07-18-03: Area teachers give union 'F'
|By SHELLEY GRIESHOP
The Daily Standard
A group of area teachers are creating a stir at the state and national
levels by voicing their disgust with what they feel are pro-abortion views held by the
National Education Association (NEA).
The educators, who vehemently oppose abortion, say they don't want
their Ohio Education Association (OEA) and NEA fees in the pockets of a devout Democratic
agency that has gone on record promoting abortion.
"The teacher's union is there for the purpose of fair salaries,
benefits ... and improvements for our schools," said Judy Bruns, a seventh-grade
language arts teacher at Coldwater schools. "But that's not what's happening. We're
talking about a union of great magnitude taking stands that it shouldn't be taking and not
sticking to educational issues."
A representative from the NEA in Washington, D.C., called The Daily
Standard's inquiry into the matter a "non-story" and accused some of its 2.7
million members of "going outside the organization to build public pressure against
"Nobody is forced to belong to the NEA," said Michael Pons,
policy analyst for the NEA.
Although no teachers are forced to belong, The Daily Standard
discovered only one of the 11 area school districts is not affiliated with the OEA/NEA -
New Knoxville Local schools. Teachers at the other 10 area schools are mandated members
via contract between their school's board of education and teacher associations.
Currently, each teacher in the local area coughs up about $600 annually
for membership to the OEA/NEA, local officials said.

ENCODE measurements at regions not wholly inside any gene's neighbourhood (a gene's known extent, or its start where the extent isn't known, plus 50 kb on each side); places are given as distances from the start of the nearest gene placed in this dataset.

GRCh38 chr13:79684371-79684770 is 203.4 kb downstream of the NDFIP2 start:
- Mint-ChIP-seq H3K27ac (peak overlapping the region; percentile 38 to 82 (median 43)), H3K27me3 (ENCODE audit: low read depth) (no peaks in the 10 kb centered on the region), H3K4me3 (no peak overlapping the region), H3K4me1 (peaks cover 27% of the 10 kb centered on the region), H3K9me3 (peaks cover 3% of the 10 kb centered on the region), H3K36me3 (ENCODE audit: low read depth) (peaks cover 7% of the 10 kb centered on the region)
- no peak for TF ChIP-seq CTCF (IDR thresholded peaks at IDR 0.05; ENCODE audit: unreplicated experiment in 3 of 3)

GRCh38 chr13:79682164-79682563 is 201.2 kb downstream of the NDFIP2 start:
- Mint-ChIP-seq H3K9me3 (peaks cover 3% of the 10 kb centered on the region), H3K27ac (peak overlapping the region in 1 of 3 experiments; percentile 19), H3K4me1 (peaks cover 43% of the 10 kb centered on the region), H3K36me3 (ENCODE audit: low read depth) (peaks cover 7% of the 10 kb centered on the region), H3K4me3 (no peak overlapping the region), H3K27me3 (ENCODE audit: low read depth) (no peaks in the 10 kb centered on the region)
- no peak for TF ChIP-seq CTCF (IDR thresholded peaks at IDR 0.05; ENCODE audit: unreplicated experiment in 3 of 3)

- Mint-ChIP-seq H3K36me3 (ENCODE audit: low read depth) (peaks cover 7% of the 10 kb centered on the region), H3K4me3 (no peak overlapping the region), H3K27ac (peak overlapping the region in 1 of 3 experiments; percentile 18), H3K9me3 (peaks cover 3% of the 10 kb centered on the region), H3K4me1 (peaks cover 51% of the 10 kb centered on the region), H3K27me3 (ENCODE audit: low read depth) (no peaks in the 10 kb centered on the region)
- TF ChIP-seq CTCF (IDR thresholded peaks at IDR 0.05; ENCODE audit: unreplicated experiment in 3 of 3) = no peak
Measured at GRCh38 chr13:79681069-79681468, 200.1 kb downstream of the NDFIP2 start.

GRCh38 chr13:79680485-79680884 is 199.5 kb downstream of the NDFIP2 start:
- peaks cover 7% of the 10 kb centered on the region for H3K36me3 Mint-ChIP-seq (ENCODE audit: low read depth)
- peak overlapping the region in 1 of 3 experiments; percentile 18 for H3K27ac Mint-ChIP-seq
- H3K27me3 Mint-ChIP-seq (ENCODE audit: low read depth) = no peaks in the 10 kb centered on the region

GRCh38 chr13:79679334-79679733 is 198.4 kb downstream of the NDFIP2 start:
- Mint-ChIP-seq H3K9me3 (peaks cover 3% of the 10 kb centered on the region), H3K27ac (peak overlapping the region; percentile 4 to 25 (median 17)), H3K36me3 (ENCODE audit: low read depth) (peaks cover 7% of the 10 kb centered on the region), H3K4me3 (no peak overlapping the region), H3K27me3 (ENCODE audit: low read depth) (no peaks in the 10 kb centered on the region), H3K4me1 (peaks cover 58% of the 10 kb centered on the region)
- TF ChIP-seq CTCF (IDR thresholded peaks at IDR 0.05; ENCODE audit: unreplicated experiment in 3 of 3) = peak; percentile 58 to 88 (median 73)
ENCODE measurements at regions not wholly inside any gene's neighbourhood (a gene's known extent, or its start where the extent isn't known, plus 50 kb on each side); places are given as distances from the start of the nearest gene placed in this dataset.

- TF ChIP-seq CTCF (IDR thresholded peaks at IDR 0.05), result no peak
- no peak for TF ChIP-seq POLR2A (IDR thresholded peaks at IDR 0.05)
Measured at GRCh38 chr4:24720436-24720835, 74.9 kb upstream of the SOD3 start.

A 15-year teacher at Fort Recovery schools, Robin Armstrong of Celina
is not an OEA/NEA member due to strong moral convictions, she said.
"I was a member until I learned where some of their money was
going to. I'm a registered Republican and disagree with NEA's liberal views," said
the chemistry/physics teacher. "How would I explain to my 'maker' someday that I let
my money support things like abortion."
Armstrong is a member of Christian Educators Association and receives
many of the same services from that organization as NEA provides, she said.
The conflict with OEA/NEA is intensified in Mercer County where the
Right to Life chapter is larger and more active than many of the other 80 or so chapters
across the state.
"I'd say Mercer County is one of the top five (chapters) in the
state in terms of people who support and are active in the pro-life movement," said
Denise Mackura, executive director of Ohio Right To Life.
Bruns and Fort Recovery schools elementary guidance counselor David
Kaiser attended the NEA conference in New Orleans two weeks ago as delegation
representatives from the local area. The pair, along with other delegates from across the
country, sought approval to change the wording of a family planning resolution adopted
several years ago by the NEA.
The text of NEA resolution I-12 concerning family planning reads in
part: "The National Education Association supports family planning, including the
right to reproductive freedom."
Bruns, past president of the Mercer County Right to Life and affiliated
with the pro-life group since the mid '70s, claims the words "reproductive